We become visible in our birth. Separate. We become invisible in our death and are given to imagining a comforting story of reunion. Re-union. In between those two points, separation and unity, there is life made visible and wildly colorful by the separation. The filters. What is absorbed and rejected. Reflected. Learned. Ignored. Appreciated. Vilified. Visible. Invisible.

This time of pandemic has been, for us, an exercise in separation. In the distancing, we’ve nurtured, intentionally and unintentionally, an appreciation of quiet. Over these many months we’ve grown a garden of simplicity. We read together. We walk our paths slowly. We’ve found that we do not need to be entertained or distracted. We have a low tolerance for crowds and run the opposite direction when there’s too much noise ahead.

We’ve fostered an appreciation for those who walk through life considerate of the needs of others. Our circle of friends has come into focus. We’ve dropped off the plate of many and many have dropped off of our plate. The connective tissue is felt, established and hearty. In some cases, even though our actual conversations are rare, the focus is sharp. Deeply rooted. Arnie. Judy. Jim. Mike. David. In other cases, we communicate almost every day. 20. Brad and Jen. Heart-y.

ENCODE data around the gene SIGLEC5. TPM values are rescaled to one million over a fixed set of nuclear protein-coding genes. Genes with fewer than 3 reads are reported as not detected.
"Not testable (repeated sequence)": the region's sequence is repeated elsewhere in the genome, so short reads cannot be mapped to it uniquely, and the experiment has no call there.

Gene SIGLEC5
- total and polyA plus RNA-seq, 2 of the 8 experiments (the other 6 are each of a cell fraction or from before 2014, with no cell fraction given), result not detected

Our play has become visible through resistance. What we absorb and what we reject has come into stark contrast, clear focus, through the separation. Layers of shallow tolerance have been peeled away revealing a much deeper understanding of what we desire to create in this life, how we desire to live. It is necessary to understand the boundaries set and the colors illuminated by intolerance. Said another way, it is important to be able to thoroughly sort substance from noise. Both inner and outer. I have learned that I have limited tolerance for thoughtless acceptance, for unthinking noise. My resistance. I surround myself with questioners, those curious enough to dig, dedicated to building their thought-castles on bedrock instead of shifting sands. Those few who are capable of releasing their grips on the comfortable known and step willingly into the uncomfortable question. I absorb them. Take them in.

We – all of us – walk the same path, visible in our birth. Separate. Invisible in our death. Re-union. In this we are equal. What we do, how we choose to support each other, or choose not to, in the passage between those two universal points, is all. These choices define the story we live.